The Effect of Short-Term Study Abroad on Second Language Spanish Phonetic Development

Document Type


Publication Date





This study explores the impact of study abroad (SA) on second language Spanish phonetic development. Twenty-seven English-speaking learners of Spanish, 15 who were participating in a 4-week SA program in the Dominican Republic and 12 who were studying at their home (AH) institution, were recorded 5 weeks apart (at the approximate beginning and end of their respective programs). Recordings were analyzed acoustically, and four groups of segments were examined: word-initial /p t k/, intervocalic /b d ɡ/, intervocalic /ɾ/ and /r/, and word-final /l/. Productions at Time 1 and Time 2 as well as between the SA and AH groups were compared. Results suggested a minor benefit of the SA environment for phonetic development of some of the segments but with notable individual variation in both groups.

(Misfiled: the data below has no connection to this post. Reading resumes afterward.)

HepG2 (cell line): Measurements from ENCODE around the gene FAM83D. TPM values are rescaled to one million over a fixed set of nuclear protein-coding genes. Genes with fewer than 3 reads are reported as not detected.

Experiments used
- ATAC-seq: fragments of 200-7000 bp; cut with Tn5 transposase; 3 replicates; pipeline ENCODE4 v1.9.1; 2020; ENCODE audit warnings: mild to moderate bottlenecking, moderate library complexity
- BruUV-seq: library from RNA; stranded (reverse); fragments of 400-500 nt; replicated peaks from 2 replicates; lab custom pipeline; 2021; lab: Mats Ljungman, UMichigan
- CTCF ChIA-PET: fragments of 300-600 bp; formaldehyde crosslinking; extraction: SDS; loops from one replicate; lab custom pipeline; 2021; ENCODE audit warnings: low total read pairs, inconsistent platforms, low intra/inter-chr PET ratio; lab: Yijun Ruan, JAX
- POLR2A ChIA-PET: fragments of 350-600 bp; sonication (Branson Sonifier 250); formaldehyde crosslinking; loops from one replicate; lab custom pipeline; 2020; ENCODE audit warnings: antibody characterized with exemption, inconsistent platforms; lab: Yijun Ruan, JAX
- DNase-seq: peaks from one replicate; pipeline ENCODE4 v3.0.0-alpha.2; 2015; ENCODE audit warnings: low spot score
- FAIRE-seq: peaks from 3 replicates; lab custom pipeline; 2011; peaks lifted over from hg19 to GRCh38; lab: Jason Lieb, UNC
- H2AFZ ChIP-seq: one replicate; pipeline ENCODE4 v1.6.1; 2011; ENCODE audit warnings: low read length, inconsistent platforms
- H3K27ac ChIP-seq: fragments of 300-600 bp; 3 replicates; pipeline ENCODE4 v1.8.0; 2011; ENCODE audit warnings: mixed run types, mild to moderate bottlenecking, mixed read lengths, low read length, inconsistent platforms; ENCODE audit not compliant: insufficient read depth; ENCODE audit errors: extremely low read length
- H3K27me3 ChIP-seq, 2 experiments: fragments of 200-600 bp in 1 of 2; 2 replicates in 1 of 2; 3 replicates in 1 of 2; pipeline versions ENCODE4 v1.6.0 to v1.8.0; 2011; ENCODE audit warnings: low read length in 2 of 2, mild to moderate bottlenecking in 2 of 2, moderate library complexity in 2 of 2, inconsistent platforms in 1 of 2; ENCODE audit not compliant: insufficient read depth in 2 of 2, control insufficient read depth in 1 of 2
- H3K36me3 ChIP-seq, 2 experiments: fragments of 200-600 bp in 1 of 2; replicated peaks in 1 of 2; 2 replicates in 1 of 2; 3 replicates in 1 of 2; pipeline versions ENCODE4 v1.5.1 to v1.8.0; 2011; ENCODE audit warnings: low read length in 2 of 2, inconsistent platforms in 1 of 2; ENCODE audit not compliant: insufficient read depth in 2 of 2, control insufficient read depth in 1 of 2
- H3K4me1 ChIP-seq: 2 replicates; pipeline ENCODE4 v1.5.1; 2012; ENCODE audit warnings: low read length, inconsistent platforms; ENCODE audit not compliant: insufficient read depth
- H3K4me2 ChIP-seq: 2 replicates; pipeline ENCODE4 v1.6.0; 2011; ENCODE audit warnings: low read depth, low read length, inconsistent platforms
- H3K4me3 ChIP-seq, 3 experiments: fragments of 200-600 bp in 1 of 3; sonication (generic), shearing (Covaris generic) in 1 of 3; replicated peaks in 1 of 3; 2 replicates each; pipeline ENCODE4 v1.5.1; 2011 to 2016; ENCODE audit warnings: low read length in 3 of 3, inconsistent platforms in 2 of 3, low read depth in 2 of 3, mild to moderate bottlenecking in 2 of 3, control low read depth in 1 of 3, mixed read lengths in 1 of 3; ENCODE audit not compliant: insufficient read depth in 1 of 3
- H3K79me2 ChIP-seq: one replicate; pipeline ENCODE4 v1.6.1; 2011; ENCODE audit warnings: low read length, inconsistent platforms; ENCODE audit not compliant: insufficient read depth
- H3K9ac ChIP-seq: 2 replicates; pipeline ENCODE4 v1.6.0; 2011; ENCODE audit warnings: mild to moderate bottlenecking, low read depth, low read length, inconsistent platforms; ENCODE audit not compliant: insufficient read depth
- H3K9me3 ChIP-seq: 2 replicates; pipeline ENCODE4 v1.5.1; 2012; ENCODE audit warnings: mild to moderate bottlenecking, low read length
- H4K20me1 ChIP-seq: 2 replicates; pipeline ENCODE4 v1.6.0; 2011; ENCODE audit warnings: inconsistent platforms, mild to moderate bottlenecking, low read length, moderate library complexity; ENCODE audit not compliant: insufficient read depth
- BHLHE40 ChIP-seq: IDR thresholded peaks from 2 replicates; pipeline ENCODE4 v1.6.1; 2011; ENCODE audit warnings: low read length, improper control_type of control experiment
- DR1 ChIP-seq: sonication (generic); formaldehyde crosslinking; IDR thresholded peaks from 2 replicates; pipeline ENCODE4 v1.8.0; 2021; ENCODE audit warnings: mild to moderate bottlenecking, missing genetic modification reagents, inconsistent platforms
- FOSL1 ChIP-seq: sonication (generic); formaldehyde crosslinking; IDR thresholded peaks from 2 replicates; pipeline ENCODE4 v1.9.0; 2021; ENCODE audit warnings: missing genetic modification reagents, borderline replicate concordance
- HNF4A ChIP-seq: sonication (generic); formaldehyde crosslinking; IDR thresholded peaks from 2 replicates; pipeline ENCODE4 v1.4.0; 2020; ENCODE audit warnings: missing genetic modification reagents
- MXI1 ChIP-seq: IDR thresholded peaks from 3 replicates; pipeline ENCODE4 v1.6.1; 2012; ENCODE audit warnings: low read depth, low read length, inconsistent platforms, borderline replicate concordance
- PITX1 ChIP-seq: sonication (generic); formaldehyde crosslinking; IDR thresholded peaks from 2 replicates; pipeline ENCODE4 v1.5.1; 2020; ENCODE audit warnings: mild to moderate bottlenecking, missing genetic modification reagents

Publisher Acknowledgment:

This entry is linking out to the publisher's version of the following article: Bongiovanni, S., Long, A., Solon, M., & Willis, E. W. (2015). The effect of short-term study abroad on the second language Spanish phonetic development. Studies in Hispanic and Lusophone Linguistics, 8, 243-283.